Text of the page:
The Scala Santa (“Holy Steps”) is located in a building across the square in front of the Basilica of St. John in Lateran in Rome. The 28 marble steps covered with wood are said to be the steps Jesus had to climb when he was led before Pontius Pilate in Jerusalem to be sentenced to death.
Scala Santa Rome
Address, Admission and Opening Hours
The address of the Scala Santa (or Sancta) is Piazza di San Giovanni in Laterano, 14 – 00185 Rome. Tel. +39 06 7726641 (from 08.00 to 12.00). The Santuario della Scala Santa is open daily from 06:30 to 18:30. On Sundays and holidays, the shrine opens 30 minutes later. No reservations are required to climb the steps on your knees.
History and description
According to medieval tradition, the steps were brought to Rome by Helena (the mother of Emperor Constantine the Great) in 326. Since 1589, they have been in their present location, where they were placed by Pope Sixtus V.
Pilgrims from all over the world come to Rome to kneel and climb these steps, which used to be called Scala Pilati.
It is one of the holiest places in Christianity. As usual, there are game changers, in this case historians who claim that the steps date from the 4th century. Probably these people don’t believe that through the small glass windows on the steps you can see drops of Jesus’ blood either.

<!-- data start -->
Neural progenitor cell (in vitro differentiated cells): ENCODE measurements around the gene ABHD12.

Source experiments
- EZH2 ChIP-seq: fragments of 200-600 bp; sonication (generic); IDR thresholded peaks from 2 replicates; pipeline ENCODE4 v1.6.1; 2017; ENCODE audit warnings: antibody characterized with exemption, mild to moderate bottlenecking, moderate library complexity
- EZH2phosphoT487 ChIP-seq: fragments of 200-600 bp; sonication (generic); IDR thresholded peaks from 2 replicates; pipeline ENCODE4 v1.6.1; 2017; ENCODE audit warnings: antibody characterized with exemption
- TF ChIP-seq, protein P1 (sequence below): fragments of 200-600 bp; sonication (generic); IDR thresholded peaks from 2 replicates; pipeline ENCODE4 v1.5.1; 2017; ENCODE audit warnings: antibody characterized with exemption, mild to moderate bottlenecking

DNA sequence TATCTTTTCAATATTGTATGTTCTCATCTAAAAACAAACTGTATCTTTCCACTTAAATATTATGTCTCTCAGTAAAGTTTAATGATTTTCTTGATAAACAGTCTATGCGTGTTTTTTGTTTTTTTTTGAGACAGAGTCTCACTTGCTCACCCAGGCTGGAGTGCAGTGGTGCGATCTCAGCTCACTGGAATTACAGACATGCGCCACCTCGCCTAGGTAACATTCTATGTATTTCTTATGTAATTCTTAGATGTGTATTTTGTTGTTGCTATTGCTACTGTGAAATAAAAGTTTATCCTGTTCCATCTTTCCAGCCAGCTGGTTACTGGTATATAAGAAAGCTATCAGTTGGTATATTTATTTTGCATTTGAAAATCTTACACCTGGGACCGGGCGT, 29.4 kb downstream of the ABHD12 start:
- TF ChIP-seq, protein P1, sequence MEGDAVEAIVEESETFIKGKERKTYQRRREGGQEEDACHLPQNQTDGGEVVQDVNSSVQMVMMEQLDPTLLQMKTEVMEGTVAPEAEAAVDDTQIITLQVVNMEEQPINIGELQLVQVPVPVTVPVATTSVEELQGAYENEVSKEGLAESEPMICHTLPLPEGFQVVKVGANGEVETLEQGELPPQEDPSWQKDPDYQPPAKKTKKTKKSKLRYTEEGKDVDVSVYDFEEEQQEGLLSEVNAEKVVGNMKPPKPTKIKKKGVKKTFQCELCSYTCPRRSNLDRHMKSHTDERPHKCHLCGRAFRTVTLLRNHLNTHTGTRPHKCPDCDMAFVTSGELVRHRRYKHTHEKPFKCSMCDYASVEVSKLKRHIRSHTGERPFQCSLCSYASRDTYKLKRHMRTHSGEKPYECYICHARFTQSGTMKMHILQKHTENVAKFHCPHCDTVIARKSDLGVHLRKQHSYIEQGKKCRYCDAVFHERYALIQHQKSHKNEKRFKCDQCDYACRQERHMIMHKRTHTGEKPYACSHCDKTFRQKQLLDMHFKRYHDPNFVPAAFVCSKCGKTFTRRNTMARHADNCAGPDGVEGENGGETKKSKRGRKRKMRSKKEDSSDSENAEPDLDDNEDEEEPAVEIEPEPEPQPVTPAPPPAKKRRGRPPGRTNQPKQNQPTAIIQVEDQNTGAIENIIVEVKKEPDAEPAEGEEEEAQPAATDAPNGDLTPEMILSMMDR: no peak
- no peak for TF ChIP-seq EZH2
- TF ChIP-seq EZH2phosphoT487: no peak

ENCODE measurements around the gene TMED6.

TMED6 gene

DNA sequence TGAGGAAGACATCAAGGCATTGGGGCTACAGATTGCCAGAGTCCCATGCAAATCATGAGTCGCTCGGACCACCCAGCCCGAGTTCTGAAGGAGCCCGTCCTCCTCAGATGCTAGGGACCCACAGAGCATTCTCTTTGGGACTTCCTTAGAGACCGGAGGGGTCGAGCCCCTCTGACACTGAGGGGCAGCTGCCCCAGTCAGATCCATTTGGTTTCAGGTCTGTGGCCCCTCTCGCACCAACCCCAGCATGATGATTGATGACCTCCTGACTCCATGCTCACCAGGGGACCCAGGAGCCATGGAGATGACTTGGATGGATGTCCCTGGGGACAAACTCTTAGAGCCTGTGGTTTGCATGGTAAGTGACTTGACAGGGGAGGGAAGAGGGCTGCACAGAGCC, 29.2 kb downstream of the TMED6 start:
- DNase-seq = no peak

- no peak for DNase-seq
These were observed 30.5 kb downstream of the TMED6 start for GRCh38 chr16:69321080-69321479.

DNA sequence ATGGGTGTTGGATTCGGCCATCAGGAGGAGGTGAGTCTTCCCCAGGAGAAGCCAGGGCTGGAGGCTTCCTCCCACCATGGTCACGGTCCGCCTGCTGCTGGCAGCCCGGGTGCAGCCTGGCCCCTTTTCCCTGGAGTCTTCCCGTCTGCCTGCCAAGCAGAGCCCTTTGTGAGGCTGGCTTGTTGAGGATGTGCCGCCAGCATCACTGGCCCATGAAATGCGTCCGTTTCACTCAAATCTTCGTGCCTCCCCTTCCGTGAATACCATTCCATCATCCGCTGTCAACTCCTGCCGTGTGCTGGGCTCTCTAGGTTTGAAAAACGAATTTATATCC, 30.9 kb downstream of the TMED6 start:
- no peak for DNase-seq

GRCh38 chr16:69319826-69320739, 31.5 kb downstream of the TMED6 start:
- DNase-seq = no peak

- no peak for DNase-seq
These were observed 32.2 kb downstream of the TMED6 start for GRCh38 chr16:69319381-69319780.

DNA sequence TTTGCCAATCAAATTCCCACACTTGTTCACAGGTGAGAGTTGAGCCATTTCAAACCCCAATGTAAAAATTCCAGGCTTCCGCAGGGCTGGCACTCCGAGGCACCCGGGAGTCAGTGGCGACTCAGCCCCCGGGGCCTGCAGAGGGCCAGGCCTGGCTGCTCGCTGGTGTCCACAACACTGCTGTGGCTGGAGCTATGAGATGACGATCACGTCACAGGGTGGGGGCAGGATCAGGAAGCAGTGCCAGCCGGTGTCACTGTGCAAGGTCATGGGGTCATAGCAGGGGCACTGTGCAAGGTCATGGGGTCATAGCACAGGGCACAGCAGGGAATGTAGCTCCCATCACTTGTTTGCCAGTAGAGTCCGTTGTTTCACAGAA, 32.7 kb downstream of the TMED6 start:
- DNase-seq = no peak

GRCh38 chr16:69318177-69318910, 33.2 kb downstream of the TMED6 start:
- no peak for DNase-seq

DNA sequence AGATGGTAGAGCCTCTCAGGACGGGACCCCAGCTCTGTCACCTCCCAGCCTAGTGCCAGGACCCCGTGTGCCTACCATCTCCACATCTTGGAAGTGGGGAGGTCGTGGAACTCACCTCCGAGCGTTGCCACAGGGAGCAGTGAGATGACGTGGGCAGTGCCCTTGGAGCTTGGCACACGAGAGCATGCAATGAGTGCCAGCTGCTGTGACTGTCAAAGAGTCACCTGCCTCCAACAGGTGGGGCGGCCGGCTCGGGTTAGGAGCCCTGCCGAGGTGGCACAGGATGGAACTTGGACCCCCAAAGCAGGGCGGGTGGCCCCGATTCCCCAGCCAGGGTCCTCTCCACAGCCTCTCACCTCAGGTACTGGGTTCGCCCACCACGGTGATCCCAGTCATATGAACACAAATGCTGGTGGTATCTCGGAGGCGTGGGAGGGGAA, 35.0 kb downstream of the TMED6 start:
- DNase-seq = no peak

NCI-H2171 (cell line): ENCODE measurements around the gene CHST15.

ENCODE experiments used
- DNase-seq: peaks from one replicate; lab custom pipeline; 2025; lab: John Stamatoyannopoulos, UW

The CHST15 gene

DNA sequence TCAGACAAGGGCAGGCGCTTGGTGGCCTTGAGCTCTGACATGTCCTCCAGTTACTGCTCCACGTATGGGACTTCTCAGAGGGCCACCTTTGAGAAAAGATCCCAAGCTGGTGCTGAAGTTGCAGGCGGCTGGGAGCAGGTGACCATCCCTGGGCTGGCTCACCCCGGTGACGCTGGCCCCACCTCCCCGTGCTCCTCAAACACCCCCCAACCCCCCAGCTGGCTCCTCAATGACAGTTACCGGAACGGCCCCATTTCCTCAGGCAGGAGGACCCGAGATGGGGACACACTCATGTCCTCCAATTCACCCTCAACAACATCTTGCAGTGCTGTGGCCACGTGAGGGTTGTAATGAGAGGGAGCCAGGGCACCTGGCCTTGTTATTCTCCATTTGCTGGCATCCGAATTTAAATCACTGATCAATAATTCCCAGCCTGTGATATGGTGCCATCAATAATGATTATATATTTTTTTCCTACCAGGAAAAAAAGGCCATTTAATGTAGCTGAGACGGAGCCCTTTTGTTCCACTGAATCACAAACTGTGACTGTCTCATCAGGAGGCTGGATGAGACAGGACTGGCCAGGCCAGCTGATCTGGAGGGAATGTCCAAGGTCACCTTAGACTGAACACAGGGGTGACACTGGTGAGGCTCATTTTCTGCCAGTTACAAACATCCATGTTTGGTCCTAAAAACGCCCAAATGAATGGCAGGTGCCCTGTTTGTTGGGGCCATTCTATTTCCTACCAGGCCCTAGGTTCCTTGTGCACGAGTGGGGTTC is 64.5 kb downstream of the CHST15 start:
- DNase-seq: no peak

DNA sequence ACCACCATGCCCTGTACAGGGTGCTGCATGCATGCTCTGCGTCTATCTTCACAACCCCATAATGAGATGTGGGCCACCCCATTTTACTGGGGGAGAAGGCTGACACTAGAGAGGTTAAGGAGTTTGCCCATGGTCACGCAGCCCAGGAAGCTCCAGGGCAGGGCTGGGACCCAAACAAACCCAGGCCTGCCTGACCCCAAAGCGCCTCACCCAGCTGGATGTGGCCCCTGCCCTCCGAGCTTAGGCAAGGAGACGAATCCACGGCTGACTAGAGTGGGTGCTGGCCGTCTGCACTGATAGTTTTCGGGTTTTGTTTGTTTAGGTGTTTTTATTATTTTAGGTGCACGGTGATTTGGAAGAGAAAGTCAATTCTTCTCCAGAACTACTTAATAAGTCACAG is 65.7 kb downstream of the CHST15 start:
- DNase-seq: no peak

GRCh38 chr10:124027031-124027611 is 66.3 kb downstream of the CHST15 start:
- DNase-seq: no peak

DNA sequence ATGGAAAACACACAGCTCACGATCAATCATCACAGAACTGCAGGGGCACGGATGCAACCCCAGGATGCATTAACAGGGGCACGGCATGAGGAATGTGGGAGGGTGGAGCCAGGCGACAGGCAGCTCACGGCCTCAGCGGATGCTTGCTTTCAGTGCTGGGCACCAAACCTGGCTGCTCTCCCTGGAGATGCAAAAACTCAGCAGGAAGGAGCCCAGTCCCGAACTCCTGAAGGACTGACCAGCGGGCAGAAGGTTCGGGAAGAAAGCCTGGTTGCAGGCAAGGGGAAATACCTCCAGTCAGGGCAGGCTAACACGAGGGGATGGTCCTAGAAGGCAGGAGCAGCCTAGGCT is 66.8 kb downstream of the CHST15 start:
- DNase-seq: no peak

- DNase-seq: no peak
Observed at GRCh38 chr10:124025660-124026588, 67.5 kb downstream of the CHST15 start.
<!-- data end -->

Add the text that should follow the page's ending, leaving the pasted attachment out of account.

Originally, the steps were located in the Patriarchum, or complex of the Palazzi Lateranensi, where the popes used to reside.
Under Pope Pius IX (mid-19th century) a restoration took place and the cult of the reliquary was promoted. Until the unification of Italy in 1870 he regularly climbed the steps himself, but after this event he sulkily locked himself inside the Vatican.
The Holy Steps are the property of the Holy See and as such, according to the 1929 Pact of the Lateran, are not subject to Italian law.
In addition to the Holy Steps, there is another, slightly less sacred staircase, which leads to the Sancta Sanctorum, a chapel with a famous painting of the Savior. The heads of Saints Peter and Paul used to be preserved below its altar, before they were transferred to St. John of the Lateran.